Constitution not a suicide pact, allowing us to ignore duties

In 1949, U.S. Supreme Court Justice Robert H. Jackson asserted that “The Constitution is not a suicide pact.” His perspective reflected concerns of government officials throughout American history. The gist of his statement is that our constitutional protections often conflict and require balance in favor of healthy, non-violent existence; in giving priority to a greater constitutional good. No rights are absolute, let alone all of the time. I believe Justice Jackson’s statement goes to the heart of our conflict between government protection from Covid-19, an extremely dangerous virus, and people who claim that government enforcement of those same protections violates a constitutional right. These people use the “right” to justify ignoring the science that guides government protections.

The Founders were strong advocates of science. They used science in both framing the Constitution and planning the Republic. Science is often essential to constitutional guidance. It is a must in modern life. “Epidemiology” is the science we most immediately depend on for our protection from Covid-19. Epidemiologists are literally saving lives of those who follow their recommended protections. They are the ones whom responsible government officials turn to; who know that the protections also save lives of others. Wearing a face mask and doing social distancing is not that much to ask. Nor is it much to ask of employers, who have a legal obligation to protect employees and customers. When citizens refuse to adhere to the recommended protections, on the basis of some constitutional right, they simply enter into Justice Jackson’s metaphorical “suicide pact.”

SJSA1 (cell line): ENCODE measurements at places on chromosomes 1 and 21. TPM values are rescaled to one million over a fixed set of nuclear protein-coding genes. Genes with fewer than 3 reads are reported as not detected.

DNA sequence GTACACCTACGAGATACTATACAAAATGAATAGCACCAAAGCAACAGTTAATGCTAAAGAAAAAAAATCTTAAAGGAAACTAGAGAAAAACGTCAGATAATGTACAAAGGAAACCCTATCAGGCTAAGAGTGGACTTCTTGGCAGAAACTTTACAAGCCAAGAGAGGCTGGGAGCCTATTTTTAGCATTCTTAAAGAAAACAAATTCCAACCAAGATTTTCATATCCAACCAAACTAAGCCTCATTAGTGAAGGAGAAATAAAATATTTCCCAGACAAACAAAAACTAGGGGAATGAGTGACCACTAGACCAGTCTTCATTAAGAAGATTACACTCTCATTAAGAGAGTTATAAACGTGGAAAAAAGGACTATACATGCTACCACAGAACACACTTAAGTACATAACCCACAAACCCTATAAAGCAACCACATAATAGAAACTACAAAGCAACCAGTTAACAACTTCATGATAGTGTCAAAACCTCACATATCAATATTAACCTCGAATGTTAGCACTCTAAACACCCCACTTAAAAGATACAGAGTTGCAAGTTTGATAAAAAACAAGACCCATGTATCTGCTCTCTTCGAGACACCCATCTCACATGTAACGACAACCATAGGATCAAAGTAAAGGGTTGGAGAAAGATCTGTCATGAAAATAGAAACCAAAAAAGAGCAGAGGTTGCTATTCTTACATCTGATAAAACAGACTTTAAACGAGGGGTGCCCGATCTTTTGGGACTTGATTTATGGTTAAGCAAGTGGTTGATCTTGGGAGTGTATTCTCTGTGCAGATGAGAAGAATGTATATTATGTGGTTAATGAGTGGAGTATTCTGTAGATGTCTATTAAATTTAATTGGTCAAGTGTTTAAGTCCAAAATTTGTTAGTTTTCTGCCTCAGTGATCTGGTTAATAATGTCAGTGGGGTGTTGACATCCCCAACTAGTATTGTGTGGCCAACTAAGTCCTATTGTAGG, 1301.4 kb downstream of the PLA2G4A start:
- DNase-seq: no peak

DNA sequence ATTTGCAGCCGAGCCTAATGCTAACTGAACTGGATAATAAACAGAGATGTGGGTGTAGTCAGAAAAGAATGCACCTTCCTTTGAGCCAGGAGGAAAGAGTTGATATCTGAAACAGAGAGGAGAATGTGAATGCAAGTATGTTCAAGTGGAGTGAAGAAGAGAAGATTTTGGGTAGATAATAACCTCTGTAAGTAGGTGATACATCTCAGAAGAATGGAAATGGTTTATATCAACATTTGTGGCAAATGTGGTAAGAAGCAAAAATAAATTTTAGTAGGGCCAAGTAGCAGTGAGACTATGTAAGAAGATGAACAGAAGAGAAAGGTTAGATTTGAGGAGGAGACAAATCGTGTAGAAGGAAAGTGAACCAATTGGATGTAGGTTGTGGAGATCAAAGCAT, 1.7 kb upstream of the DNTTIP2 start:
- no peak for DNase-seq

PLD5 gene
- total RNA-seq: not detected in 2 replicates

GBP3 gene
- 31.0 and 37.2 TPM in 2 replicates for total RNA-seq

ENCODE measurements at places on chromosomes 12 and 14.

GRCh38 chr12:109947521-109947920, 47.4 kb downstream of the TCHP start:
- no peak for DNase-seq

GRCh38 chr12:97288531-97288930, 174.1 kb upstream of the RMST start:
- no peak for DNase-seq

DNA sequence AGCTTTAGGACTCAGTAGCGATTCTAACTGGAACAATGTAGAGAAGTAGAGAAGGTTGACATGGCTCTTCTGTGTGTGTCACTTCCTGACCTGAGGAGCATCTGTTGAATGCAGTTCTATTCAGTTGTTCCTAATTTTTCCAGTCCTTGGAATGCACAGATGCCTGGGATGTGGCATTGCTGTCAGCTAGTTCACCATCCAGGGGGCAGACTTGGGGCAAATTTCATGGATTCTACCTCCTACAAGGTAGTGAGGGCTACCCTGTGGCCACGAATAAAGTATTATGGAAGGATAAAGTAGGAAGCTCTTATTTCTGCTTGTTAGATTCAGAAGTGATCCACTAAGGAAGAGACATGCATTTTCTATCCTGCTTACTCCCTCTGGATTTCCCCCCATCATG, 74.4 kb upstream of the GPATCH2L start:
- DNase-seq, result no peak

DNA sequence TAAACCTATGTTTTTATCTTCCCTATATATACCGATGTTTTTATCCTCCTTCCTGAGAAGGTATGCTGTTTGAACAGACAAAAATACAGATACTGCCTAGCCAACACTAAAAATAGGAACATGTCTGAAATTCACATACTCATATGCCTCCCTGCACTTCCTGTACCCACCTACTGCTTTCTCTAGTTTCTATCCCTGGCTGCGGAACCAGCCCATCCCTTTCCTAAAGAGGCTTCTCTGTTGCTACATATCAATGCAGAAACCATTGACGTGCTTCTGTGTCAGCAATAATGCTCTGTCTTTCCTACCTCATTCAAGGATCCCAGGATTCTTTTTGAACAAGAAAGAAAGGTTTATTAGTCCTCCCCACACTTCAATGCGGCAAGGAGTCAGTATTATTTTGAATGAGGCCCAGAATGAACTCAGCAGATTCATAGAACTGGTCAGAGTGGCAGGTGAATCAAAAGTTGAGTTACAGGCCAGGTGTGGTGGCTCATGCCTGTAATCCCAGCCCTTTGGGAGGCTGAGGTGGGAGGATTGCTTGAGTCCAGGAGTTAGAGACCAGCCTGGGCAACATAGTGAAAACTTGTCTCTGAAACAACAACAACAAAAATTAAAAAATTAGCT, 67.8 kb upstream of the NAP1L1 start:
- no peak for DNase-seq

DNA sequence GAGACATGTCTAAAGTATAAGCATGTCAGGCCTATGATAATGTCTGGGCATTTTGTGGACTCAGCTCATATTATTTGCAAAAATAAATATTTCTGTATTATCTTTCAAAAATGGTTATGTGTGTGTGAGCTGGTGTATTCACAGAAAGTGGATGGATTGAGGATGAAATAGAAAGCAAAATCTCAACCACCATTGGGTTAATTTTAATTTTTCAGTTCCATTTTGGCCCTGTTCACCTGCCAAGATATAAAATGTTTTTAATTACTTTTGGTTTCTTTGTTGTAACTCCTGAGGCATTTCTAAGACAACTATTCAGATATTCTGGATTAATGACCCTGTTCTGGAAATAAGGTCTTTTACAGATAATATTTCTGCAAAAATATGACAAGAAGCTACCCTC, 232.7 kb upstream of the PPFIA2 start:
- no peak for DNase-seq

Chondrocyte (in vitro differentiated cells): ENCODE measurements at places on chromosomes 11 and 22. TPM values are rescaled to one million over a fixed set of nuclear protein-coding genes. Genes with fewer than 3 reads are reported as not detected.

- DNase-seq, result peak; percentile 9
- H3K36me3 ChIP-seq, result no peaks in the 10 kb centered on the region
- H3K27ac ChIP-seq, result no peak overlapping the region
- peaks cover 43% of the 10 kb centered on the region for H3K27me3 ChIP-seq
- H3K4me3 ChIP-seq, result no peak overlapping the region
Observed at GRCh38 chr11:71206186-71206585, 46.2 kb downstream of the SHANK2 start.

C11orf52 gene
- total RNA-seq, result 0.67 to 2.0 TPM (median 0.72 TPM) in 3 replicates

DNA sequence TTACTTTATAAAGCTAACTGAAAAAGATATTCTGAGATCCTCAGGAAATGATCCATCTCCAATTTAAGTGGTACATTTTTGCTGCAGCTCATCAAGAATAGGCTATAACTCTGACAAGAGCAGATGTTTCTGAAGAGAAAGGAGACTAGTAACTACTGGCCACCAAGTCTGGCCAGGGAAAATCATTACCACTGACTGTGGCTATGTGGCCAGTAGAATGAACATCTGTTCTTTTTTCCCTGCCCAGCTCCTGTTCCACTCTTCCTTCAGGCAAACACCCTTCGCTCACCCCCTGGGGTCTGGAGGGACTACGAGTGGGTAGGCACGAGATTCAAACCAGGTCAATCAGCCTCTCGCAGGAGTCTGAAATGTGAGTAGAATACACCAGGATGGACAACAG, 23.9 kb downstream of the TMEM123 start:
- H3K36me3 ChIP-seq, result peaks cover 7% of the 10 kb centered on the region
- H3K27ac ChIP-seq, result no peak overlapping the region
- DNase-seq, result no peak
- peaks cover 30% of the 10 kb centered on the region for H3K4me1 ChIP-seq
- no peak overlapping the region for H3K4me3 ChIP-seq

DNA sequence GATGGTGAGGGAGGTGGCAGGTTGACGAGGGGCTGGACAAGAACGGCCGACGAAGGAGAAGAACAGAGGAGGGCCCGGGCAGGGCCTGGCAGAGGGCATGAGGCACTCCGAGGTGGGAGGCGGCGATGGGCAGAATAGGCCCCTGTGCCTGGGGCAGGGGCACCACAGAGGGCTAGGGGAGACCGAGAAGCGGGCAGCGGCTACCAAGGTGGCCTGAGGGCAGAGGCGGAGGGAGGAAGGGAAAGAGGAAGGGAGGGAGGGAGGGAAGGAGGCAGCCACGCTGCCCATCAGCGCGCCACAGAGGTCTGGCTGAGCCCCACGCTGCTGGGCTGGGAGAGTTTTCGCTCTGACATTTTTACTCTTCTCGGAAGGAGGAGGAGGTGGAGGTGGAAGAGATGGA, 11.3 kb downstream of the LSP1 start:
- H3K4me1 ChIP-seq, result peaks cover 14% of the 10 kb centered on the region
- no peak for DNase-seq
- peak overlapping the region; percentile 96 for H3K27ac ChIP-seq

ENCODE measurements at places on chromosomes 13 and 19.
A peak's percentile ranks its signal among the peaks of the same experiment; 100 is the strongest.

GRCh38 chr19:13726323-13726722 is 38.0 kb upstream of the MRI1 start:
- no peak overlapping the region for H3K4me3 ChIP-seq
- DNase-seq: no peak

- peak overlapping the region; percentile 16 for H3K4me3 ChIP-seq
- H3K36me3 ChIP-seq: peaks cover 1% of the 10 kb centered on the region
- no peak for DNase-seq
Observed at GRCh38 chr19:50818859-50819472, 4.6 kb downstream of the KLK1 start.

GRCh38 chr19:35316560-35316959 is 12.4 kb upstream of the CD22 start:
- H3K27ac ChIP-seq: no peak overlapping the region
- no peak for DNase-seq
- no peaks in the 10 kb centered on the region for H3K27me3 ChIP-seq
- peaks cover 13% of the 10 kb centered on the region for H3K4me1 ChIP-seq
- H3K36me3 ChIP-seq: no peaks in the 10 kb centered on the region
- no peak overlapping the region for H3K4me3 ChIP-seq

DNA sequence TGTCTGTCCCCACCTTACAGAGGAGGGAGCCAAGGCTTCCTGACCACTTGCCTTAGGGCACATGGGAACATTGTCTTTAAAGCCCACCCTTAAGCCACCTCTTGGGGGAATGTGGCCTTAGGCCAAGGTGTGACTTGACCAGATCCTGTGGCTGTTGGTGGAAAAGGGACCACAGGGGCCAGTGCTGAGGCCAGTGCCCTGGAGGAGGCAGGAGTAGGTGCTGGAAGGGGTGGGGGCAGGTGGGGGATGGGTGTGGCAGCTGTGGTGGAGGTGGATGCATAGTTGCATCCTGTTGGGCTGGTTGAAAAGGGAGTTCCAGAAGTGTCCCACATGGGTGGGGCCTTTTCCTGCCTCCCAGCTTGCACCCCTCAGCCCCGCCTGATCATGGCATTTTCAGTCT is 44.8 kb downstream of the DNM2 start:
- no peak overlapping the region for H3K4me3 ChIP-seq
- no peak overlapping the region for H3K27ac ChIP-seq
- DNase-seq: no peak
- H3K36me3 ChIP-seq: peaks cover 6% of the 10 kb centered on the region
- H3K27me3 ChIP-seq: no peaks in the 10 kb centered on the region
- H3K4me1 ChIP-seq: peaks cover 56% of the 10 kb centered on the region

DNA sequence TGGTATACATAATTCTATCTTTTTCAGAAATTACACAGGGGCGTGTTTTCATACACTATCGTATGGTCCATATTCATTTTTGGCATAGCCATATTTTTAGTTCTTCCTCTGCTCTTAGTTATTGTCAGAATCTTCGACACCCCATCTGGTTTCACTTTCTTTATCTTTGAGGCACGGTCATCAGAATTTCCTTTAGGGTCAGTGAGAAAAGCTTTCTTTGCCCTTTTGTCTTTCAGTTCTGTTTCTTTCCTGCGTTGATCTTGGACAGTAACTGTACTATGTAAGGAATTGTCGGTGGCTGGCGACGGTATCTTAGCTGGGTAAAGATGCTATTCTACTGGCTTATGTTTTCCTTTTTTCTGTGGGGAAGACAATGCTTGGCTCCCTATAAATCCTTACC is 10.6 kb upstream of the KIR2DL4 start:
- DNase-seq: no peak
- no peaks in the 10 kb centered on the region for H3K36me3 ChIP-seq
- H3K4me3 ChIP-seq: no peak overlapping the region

David A. Shively


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